Renting property in Tennessee means having to pay a security deposit, which typically equals up to one month’s rent. The money protects the landlord because it can compensate him if you damage the rental beyond normal wear and tear. He must return it to you within 6 weeks after you move out. Here are some tips to ensure that you get most, if not all, of your money back.
- Take pictures. Use your phone or digital camera to take lots of photos of the rental before you move in and after you move out. Get detailed shots of problems that you notice, such as a crack in the wall, when you do the initial walk-through. Such evidence prevents you from being blamed for a pre-existing issue. Make sure that any such issues are clearly spelled out in the rental contract to avoid misunderstandings.
- Clarify what normal wear and tear means. Normal wear and tear is what happens to a place in the course of your living there and can differ depending on how many people are in the rental and how long they stay. The standards for a family of four renting for five years are not the same as those for a single person staying for six months. Typical wear includes some small scuffs on the paint, dirty window screens, and small nail holes on the wall. Damage covers unapproved paint or wallpaper, burned or stained carpeting, big holes or gouges on the wall, and leaving the unit and/or appliances in dirty condition.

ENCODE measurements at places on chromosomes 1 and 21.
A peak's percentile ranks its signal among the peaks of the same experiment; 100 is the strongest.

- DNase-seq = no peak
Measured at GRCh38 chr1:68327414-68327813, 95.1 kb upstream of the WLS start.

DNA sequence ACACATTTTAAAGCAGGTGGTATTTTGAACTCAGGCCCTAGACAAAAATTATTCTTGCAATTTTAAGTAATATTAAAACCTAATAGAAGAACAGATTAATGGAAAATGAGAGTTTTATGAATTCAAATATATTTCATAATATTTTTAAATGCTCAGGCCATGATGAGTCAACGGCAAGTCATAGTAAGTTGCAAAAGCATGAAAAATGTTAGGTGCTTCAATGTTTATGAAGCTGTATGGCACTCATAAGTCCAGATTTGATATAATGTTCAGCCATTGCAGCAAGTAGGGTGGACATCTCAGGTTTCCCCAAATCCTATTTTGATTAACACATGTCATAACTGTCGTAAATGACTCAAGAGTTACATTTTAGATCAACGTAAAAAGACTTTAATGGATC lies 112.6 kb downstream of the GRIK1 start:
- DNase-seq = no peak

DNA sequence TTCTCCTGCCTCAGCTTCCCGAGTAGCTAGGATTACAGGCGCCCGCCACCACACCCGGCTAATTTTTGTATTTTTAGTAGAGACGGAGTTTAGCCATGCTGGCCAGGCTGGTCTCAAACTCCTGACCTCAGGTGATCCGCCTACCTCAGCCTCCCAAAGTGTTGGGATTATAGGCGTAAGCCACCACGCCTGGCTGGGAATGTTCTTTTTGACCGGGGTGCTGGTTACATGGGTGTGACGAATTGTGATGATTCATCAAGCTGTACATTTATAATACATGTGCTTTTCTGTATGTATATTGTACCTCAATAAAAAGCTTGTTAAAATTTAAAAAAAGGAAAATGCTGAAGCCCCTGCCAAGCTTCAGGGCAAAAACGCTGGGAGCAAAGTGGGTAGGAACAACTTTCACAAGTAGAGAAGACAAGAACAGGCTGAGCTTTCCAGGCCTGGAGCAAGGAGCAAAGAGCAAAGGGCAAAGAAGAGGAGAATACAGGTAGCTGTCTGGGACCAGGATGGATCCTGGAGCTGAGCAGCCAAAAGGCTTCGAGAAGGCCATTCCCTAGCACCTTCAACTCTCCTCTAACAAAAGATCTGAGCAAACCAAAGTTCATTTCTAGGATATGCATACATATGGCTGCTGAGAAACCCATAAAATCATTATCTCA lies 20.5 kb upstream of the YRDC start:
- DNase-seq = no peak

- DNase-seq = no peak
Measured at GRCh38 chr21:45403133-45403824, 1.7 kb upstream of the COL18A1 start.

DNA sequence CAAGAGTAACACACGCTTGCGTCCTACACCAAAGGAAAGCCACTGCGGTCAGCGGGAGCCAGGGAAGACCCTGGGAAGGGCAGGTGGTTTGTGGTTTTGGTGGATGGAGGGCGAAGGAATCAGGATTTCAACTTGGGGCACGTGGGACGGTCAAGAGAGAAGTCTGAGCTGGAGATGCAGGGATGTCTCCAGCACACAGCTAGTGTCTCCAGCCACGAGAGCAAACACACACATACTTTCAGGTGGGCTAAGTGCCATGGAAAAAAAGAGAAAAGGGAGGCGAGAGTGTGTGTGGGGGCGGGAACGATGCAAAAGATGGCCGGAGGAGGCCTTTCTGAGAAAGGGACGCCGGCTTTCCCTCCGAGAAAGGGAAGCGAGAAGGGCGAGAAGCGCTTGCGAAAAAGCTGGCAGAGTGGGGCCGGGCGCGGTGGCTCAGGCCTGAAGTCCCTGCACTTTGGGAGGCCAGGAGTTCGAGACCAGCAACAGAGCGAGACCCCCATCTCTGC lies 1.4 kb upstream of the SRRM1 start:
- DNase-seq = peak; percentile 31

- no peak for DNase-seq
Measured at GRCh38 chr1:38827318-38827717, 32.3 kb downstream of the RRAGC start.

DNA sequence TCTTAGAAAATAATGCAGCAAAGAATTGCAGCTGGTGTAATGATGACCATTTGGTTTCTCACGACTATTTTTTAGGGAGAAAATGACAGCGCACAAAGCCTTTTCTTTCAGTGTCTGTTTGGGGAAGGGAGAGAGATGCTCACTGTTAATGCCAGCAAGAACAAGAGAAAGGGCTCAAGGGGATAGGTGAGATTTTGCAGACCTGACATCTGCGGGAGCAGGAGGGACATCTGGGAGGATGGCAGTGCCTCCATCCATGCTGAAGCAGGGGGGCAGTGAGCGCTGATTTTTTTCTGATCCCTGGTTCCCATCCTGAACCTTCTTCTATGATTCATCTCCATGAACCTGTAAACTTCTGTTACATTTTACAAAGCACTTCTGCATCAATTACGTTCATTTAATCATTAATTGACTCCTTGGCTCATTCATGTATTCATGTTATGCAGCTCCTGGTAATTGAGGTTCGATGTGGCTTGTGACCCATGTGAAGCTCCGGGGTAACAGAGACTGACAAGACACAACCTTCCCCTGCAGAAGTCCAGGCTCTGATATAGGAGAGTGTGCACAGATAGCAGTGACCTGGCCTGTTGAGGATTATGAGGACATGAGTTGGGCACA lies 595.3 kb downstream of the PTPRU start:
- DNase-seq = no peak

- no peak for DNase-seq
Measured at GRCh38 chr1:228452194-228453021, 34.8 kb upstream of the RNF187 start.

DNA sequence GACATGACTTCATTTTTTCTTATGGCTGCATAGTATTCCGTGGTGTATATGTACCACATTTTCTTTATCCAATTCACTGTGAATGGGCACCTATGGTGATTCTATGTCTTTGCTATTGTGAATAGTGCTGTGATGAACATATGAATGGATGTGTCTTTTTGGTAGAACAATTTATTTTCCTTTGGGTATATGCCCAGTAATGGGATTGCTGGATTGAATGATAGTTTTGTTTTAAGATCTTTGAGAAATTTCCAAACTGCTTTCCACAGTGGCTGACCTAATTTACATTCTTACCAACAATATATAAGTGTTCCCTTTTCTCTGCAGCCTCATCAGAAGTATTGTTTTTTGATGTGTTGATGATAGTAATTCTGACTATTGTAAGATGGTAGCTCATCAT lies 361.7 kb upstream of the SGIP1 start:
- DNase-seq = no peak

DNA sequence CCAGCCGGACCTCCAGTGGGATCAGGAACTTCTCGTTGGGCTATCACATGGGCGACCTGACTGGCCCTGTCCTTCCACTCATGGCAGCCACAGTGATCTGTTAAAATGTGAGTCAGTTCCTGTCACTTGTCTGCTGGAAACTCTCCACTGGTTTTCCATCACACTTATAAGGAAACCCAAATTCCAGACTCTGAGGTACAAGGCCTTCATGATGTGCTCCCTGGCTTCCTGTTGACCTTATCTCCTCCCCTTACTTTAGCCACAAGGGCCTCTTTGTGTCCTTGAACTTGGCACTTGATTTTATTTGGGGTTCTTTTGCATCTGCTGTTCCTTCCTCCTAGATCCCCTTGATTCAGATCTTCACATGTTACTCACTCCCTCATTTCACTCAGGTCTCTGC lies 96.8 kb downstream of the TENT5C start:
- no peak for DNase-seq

- Confirm with the landlord at least a month in advance on what you need to do to get the deposit back. He may require at least a month’s notice if you intend to move out or that you leave the place spotless. Others may not care too much about the scuffs and dust if it’s their standard policy to have the place professionally cleaned and painted before a new tenant. Then follow whatever he says you should do. If you are worried about the amount of deposit you will be receiving back, request that the landlord does a walk through with you at the time of move out. They should be able to tell you at that time any damages you may be charged for.